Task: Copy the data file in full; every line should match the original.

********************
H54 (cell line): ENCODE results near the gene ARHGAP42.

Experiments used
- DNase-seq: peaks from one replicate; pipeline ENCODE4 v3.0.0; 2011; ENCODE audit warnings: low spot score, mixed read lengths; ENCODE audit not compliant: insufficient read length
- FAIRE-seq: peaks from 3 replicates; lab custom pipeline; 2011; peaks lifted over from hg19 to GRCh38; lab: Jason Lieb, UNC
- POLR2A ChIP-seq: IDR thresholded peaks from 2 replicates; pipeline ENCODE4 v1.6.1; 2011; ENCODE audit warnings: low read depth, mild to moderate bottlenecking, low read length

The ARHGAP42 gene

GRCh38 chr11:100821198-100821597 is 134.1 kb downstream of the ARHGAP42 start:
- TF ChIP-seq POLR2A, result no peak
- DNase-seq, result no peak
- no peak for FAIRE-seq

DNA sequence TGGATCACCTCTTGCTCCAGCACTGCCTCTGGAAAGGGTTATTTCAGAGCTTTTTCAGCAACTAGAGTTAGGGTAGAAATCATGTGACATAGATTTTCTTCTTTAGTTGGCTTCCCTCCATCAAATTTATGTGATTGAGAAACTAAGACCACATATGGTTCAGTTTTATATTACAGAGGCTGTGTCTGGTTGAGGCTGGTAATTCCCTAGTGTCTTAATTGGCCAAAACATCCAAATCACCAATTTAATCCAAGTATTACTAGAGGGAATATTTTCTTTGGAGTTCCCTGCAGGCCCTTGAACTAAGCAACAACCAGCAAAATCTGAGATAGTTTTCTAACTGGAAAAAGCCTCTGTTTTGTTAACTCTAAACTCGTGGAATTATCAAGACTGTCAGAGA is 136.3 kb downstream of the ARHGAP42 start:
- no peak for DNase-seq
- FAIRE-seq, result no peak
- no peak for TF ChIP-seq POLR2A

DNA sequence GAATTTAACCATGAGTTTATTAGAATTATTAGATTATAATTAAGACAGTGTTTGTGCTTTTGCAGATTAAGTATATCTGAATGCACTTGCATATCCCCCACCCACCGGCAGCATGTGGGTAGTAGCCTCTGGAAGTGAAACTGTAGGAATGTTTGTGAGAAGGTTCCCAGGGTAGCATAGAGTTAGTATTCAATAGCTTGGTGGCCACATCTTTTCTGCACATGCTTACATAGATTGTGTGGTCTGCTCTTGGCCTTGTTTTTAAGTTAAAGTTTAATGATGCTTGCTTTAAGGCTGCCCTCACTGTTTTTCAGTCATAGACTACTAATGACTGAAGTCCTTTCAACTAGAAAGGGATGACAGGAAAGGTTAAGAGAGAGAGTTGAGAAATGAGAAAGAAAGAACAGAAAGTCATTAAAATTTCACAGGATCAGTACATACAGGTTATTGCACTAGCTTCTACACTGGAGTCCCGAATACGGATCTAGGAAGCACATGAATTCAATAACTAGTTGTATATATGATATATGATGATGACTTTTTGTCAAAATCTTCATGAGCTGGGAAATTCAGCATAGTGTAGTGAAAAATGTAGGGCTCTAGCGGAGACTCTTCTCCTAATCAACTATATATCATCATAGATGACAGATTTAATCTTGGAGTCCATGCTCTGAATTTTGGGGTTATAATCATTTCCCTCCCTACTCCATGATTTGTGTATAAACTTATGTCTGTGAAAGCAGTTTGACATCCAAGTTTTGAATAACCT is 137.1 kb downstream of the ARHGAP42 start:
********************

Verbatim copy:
H54 (cell line): ENCODE results near the gene ARHGAP42.

Experiments used
- DNase-seq: peaks from one replicate; pipeline ENCODE4 v3.0.0; 2011; ENCODE audit warnings: low spot score, mixed read lengths; ENCODE audit not compliant: insufficient read length
- FAIRE-seq: peaks from 3 replicates; lab custom pipeline; 2011; peaks lifted over from hg19 to GRCh38; lab: Jason Lieb, UNC
- POLR2A ChIP-seq: IDR thresholded peaks from 2 replicates; pipeline ENCODE4 v1.6.1; 2011; ENCODE audit warnings: low read depth, mild to moderate bottlenecking, low read length

The ARHGAP42 gene

GRCh38 chr11:100821198-100821597 is 134.1 kb downstream of the ARHGAP42 start:
- TF ChIP-seq POLR2A, result no peak
- DNase-seq, result no peak
- no peak for FAIRE-seq

DNA sequence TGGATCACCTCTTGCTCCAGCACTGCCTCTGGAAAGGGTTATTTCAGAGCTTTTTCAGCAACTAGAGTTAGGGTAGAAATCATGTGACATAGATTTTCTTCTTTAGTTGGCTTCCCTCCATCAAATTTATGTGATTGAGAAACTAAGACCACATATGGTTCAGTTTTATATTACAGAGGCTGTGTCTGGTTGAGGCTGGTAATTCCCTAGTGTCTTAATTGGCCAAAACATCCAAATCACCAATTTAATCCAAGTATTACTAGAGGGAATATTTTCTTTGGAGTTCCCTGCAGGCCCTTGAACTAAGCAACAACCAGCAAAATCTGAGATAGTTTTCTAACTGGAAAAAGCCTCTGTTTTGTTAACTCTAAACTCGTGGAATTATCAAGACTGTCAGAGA is 136.3 kb downstream of the ARHGAP42 start:
- no peak for DNase-seq
- FAIRE-seq, result no peak
- no peak for TF ChIP-seq POLR2A

DNA sequence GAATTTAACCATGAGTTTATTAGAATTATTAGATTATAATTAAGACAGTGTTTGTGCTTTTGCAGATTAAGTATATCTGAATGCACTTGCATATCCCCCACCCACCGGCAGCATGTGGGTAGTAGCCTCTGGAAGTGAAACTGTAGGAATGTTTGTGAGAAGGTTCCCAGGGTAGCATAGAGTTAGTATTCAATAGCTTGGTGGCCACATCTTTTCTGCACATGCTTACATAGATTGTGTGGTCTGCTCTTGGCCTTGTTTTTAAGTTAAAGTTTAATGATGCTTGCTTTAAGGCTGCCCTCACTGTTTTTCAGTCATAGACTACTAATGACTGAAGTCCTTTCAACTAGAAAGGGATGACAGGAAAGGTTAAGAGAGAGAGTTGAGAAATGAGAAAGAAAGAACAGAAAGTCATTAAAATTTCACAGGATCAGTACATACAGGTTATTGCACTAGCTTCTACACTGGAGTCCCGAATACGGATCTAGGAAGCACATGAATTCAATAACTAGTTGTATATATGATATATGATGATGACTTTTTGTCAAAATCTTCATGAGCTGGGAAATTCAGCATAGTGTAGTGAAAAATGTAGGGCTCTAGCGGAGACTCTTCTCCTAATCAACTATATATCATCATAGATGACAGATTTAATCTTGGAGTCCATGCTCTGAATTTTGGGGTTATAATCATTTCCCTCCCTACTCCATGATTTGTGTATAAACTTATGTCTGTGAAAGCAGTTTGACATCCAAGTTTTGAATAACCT is 137.1 kb downstream of the ARHGAP42 start: